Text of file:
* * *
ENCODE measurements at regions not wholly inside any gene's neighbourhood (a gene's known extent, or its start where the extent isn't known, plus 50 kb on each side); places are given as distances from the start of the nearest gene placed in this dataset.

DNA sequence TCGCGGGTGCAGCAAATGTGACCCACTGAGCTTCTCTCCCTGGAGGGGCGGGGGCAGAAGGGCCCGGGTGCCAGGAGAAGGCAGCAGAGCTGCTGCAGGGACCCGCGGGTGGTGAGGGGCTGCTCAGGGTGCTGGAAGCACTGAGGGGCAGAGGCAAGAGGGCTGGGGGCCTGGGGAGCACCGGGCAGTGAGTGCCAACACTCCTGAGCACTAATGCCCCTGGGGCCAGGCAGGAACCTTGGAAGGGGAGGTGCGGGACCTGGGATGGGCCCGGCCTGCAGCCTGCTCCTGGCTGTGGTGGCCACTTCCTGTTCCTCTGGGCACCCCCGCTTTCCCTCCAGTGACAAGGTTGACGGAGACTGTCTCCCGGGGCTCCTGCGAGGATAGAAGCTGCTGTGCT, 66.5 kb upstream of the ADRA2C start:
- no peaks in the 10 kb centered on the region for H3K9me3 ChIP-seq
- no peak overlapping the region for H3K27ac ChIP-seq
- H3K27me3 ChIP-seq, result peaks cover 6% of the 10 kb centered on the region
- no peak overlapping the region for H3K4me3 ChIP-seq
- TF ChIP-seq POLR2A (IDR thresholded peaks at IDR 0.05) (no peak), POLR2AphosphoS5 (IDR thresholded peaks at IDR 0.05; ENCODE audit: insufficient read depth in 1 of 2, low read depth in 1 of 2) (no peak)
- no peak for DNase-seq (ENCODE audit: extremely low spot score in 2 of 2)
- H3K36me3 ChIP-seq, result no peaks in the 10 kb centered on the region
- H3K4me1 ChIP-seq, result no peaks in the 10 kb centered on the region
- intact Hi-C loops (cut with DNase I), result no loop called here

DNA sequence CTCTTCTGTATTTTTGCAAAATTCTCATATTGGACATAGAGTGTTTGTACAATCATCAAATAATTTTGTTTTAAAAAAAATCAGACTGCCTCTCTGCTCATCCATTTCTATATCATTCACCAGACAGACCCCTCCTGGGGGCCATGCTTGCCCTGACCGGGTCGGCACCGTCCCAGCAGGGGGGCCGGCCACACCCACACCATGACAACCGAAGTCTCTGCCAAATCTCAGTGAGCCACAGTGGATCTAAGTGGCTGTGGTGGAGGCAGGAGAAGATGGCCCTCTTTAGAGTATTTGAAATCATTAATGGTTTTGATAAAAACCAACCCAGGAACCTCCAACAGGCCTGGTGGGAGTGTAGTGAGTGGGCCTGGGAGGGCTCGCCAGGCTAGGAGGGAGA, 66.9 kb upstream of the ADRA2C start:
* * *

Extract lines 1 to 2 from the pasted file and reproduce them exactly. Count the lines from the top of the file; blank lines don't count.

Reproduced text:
ENCODE measurements at regions not wholly inside any gene's neighbourhood (a gene's known extent, or its start where the extent isn't known, plus 50 kb on each side); places are given as distances from the start of the nearest gene placed in this dataset.

DNA sequence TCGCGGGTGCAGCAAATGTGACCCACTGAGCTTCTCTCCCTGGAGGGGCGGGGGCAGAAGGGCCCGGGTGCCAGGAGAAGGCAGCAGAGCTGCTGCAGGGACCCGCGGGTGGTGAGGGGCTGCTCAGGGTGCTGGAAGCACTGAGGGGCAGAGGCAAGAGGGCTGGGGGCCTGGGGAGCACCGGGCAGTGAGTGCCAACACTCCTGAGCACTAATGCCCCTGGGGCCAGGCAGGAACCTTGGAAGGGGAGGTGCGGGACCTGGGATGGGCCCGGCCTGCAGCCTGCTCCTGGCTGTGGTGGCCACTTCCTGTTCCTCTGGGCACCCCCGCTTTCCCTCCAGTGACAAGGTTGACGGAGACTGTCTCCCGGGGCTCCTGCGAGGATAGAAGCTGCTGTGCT, 66.5 kb upstream of the ADRA2C start: